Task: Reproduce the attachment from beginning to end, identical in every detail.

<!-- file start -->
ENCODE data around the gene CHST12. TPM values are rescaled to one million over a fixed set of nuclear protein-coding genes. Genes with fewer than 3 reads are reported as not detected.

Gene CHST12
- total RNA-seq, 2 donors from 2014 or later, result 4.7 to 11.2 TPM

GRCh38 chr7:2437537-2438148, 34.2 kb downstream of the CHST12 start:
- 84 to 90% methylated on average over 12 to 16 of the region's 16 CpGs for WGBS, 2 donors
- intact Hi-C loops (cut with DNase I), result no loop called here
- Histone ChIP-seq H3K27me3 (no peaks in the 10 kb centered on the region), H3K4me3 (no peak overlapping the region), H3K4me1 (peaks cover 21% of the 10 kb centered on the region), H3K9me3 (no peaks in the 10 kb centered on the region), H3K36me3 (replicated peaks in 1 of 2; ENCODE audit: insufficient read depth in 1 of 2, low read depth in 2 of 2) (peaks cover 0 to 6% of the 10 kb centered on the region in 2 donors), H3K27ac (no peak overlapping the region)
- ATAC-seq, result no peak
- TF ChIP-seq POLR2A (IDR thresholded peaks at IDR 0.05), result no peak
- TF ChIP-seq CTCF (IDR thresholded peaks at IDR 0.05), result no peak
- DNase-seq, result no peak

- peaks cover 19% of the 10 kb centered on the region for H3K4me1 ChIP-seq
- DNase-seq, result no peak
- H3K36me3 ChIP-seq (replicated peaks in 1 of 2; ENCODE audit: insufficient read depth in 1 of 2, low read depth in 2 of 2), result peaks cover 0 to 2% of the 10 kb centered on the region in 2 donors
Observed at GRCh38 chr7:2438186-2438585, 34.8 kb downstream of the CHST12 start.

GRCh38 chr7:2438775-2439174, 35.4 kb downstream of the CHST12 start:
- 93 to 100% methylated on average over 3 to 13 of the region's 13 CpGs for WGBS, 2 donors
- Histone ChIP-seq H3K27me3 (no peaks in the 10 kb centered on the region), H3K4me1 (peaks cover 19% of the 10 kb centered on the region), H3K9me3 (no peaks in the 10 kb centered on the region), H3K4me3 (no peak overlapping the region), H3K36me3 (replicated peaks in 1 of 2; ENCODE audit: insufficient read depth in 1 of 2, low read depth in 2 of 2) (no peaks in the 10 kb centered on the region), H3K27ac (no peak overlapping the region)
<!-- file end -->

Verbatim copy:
ENCODE data around the gene CHST12. TPM values are rescaled to one million over a fixed set of nuclear protein-coding genes. Genes with fewer than 3 reads are reported as not detected.

Gene CHST12
- total RNA-seq, 2 donors from 2014 or later, result 4.7 to 11.2 TPM

GRCh38 chr7:2437537-2438148, 34.2 kb downstream of the CHST12 start:
- 84 to 90% methylated on average over 12 to 16 of the region's 16 CpGs for WGBS, 2 donors
- intact Hi-C loops (cut with DNase I), result no loop called here
- Histone ChIP-seq H3K27me3 (no peaks in the 10 kb centered on the region), H3K4me3 (no peak overlapping the region), H3K4me1 (peaks cover 21% of the 10 kb centered on the region), H3K9me3 (no peaks in the 10 kb centered on the region), H3K36me3 (replicated peaks in 1 of 2; ENCODE audit: insufficient read depth in 1 of 2, low read depth in 2 of 2) (peaks cover 0 to 6% of the 10 kb centered on the region in 2 donors), H3K27ac (no peak overlapping the region)
- ATAC-seq, result no peak
- TF ChIP-seq POLR2A (IDR thresholded peaks at IDR 0.05), result no peak
- TF ChIP-seq CTCF (IDR thresholded peaks at IDR 0.05), result no peak
- DNase-seq, result no peak

- peaks cover 19% of the 10 kb centered on the region for H3K4me1 ChIP-seq
- DNase-seq, result no peak
- H3K36me3 ChIP-seq (replicated peaks in 1 of 2; ENCODE audit: insufficient read depth in 1 of 2, low read depth in 2 of 2), result peaks cover 0 to 2% of the 10 kb centered on the region in 2 donors
Observed at GRCh38 chr7:2438186-2438585, 34.8 kb downstream of the CHST12 start.

GRCh38 chr7:2438775-2439174, 35.4 kb downstream of the CHST12 start:
- 93 to 100% methylated on average over 3 to 13 of the region's 13 CpGs for WGBS, 2 donors
- Histone ChIP-seq H3K27me3 (no peaks in the 10 kb centered on the region), H3K4me1 (peaks cover 19% of the 10 kb centered on the region), H3K9me3 (no peaks in the 10 kb centered on the region), H3K4me3 (no peak overlapping the region), H3K36me3 (replicated peaks in 1 of 2; ENCODE audit: insufficient read depth in 1 of 2, low read depth in 2 of 2) (no peaks in the 10 kb centered on the region), H3K27ac (no peak overlapping the region)